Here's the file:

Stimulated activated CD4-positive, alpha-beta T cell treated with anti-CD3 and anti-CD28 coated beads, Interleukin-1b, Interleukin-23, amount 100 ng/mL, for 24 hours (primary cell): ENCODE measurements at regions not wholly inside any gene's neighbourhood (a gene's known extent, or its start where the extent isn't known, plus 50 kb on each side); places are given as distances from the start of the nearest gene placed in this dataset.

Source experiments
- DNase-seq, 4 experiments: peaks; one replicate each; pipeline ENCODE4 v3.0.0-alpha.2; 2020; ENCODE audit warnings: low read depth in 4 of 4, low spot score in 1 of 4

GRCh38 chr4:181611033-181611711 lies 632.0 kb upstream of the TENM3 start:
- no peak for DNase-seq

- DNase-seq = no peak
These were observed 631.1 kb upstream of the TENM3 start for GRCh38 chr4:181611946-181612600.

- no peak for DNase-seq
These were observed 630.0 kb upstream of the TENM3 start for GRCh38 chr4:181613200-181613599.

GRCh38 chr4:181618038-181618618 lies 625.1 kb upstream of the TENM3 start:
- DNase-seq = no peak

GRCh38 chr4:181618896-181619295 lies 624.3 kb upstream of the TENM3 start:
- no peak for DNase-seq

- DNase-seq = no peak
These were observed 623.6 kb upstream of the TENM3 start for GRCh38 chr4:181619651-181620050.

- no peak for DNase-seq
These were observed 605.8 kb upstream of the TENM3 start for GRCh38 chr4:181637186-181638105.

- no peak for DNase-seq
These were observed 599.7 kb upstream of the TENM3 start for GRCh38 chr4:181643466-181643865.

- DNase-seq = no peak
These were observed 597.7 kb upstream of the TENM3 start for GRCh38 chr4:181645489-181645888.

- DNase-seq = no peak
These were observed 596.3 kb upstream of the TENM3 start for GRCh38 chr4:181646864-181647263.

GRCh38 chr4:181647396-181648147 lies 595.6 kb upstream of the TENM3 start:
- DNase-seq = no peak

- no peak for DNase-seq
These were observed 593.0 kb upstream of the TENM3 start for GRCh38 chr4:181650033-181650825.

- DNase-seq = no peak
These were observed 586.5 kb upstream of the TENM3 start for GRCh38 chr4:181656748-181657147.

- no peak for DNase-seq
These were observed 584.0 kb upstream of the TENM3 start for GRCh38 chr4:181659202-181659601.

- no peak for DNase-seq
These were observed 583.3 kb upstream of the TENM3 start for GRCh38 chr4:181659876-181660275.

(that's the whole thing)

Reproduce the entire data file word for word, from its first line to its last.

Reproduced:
Stimulated activated CD4-positive, alpha-beta T cell treated with anti-CD3 and anti-CD28 coated beads, Interleukin-1b, Interleukin-23, amount 100 ng/mL, for 24 hours (primary cell): ENCODE measurements at regions not wholly inside any gene's neighbourhood (a gene's known extent, or its start where the extent isn't known, plus 50 kb on each side); places are given as distances from the start of the nearest gene placed in this dataset.

Source experiments
- DNase-seq, 4 experiments: peaks; one replicate each; pipeline ENCODE4 v3.0.0-alpha.2; 2020; ENCODE audit warnings: low read depth in 4 of 4, low spot score in 1 of 4

GRCh38 chr4:181611033-181611711 lies 632.0 kb upstream of the TENM3 start:
- no peak for DNase-seq

- DNase-seq = no peak
These were observed 631.1 kb upstream of the TENM3 start for GRCh38 chr4:181611946-181612600.

- no peak for DNase-seq
These were observed 630.0 kb upstream of the TENM3 start for GRCh38 chr4:181613200-181613599.

GRCh38 chr4:181618038-181618618 lies 625.1 kb upstream of the TENM3 start:
- DNase-seq = no peak

GRCh38 chr4:181618896-181619295 lies 624.3 kb upstream of the TENM3 start:
- no peak for DNase-seq

- DNase-seq = no peak
These were observed 623.6 kb upstream of the TENM3 start for GRCh38 chr4:181619651-181620050.

- no peak for DNase-seq
These were observed 605.8 kb upstream of the TENM3 start for GRCh38 chr4:181637186-181638105.

- no peak for DNase-seq
These were observed 599.7 kb upstream of the TENM3 start for GRCh38 chr4:181643466-181643865.

- DNase-seq = no peak
These were observed 597.7 kb upstream of the TENM3 start for GRCh38 chr4:181645489-181645888.

- DNase-seq = no peak
These were observed 596.3 kb upstream of the TENM3 start for GRCh38 chr4:181646864-181647263.

GRCh38 chr4:181647396-181648147 lies 595.6 kb upstream of the TENM3 start:
- DNase-seq = no peak

- no peak for DNase-seq
These were observed 593.0 kb upstream of the TENM3 start for GRCh38 chr4:181650033-181650825.

- DNase-seq = no peak
These were observed 586.5 kb upstream of the TENM3 start for GRCh38 chr4:181656748-181657147.

- no peak for DNase-seq
These were observed 584.0 kb upstream of the TENM3 start for GRCh38 chr4:181659202-181659601.

- no peak for DNase-seq
These were observed 583.3 kb upstream of the TENM3 start for GRCh38 chr4:181659876-181660275.